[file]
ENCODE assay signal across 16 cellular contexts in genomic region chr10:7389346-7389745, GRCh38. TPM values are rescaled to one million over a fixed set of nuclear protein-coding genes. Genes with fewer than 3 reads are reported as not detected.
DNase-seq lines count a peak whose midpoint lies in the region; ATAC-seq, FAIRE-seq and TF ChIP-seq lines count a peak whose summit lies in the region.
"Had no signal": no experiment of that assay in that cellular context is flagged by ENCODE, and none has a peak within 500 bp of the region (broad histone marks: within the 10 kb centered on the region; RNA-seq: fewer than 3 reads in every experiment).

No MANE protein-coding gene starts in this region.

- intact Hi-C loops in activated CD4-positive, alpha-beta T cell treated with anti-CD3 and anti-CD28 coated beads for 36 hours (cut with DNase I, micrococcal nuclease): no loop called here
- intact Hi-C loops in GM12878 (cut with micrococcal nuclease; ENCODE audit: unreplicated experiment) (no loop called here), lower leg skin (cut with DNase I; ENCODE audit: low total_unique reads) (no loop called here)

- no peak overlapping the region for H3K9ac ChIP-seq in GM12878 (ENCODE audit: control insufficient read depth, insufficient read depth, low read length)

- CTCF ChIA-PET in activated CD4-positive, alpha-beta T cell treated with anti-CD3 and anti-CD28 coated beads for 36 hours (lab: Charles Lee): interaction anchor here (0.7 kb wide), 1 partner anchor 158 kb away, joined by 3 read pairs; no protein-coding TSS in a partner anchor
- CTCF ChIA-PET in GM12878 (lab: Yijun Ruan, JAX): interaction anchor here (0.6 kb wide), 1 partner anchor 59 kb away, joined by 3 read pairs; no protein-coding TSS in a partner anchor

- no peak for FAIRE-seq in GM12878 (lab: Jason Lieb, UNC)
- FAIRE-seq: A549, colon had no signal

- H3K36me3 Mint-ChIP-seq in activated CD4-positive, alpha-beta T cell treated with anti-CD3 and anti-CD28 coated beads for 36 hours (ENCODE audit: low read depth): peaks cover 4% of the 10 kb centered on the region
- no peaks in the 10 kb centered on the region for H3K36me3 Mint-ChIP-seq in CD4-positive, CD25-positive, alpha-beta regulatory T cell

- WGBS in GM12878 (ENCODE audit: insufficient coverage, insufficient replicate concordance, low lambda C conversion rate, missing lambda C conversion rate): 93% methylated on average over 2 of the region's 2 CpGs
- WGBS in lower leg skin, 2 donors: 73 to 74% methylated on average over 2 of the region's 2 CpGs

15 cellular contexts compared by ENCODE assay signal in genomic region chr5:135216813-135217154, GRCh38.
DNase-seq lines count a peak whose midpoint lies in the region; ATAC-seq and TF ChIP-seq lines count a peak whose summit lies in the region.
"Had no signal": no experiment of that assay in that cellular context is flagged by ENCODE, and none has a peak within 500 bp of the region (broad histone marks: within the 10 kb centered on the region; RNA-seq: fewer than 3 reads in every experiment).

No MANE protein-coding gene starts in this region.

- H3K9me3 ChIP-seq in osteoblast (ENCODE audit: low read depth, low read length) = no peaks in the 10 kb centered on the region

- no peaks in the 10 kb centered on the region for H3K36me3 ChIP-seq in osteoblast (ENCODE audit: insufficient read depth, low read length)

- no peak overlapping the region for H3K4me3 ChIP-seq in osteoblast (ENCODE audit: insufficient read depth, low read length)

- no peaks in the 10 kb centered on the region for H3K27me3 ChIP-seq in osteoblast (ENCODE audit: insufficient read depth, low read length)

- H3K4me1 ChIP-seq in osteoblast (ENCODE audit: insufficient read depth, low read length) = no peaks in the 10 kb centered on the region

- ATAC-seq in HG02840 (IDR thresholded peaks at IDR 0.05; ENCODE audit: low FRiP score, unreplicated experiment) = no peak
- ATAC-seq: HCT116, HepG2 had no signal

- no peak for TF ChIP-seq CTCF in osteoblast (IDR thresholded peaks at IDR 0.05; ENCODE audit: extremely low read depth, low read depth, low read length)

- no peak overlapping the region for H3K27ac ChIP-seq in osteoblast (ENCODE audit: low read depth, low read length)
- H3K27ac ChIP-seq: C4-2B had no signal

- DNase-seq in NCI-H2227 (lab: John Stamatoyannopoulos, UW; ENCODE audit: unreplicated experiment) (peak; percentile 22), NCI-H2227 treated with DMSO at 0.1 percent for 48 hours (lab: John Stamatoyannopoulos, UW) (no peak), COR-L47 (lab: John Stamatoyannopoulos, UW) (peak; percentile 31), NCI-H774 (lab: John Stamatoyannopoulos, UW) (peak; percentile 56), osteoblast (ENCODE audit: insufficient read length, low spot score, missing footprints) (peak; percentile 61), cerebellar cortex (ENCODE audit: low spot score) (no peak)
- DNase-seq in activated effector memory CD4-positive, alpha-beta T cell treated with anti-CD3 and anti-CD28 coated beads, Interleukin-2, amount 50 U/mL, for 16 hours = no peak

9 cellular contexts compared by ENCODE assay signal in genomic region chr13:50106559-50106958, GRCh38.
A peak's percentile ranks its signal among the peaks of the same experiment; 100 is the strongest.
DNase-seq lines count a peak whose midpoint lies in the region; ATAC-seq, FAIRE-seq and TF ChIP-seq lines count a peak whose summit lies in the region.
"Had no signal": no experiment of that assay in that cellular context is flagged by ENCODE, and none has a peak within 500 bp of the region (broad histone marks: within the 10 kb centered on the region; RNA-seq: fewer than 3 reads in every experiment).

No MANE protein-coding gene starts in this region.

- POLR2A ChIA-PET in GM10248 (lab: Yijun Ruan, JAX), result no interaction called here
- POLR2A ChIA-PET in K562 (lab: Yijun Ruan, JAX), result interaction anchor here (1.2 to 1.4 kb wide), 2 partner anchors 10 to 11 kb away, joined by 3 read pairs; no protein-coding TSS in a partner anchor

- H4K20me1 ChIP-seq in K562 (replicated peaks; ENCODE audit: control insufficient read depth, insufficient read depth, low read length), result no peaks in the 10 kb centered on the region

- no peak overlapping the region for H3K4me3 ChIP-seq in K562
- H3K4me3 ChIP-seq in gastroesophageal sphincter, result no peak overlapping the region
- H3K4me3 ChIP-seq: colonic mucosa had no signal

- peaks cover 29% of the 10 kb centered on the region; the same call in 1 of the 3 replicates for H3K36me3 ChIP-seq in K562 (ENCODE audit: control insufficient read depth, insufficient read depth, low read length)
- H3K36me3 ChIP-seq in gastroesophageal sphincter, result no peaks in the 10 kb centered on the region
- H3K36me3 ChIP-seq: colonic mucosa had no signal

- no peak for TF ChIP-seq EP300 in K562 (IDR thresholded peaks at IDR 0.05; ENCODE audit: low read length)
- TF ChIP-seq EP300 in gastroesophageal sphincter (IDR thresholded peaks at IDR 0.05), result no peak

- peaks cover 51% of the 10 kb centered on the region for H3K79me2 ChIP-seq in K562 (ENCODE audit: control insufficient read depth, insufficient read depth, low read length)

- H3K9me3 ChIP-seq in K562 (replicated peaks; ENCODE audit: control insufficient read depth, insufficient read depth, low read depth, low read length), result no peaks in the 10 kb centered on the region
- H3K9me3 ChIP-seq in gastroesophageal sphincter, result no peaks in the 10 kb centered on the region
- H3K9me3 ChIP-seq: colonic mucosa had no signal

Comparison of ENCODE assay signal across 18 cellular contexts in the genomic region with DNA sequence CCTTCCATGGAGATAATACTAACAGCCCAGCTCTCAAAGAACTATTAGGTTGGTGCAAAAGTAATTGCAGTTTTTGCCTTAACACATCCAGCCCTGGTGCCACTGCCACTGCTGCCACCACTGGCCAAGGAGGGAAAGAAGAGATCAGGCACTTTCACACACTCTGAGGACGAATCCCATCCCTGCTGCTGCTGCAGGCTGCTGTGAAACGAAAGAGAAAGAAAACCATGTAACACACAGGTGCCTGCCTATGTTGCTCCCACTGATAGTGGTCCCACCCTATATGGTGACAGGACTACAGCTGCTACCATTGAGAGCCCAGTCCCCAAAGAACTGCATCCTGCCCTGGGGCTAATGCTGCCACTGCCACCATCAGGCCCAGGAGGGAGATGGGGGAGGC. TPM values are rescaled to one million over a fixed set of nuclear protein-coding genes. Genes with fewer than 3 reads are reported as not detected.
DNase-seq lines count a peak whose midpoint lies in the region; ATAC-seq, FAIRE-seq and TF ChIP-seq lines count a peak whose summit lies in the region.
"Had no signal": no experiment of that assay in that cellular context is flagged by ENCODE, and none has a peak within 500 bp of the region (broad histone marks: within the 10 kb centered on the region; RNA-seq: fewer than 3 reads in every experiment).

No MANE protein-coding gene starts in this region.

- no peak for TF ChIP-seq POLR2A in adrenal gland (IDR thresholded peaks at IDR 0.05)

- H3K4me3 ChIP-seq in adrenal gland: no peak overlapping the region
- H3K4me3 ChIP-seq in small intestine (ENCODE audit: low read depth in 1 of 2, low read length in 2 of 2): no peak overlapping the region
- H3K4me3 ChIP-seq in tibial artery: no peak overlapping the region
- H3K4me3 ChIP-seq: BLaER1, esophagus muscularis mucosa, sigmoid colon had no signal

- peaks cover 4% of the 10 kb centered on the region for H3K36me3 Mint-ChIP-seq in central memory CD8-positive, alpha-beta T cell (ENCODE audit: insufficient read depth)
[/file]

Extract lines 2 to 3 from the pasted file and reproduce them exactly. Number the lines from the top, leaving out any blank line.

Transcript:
DNase-seq lines count a peak whose midpoint lies in the region; ATAC-seq, FAIRE-seq and TF ChIP-seq lines count a peak whose summit lies in the region.
"Had no signal": no experiment of that assay in that cellular context is flagged by ENCODE, and none has a peak within 500 bp of the region (broad histone marks: within the 10 kb centered on the region; RNA-seq: fewer than 3 reads in every experiment).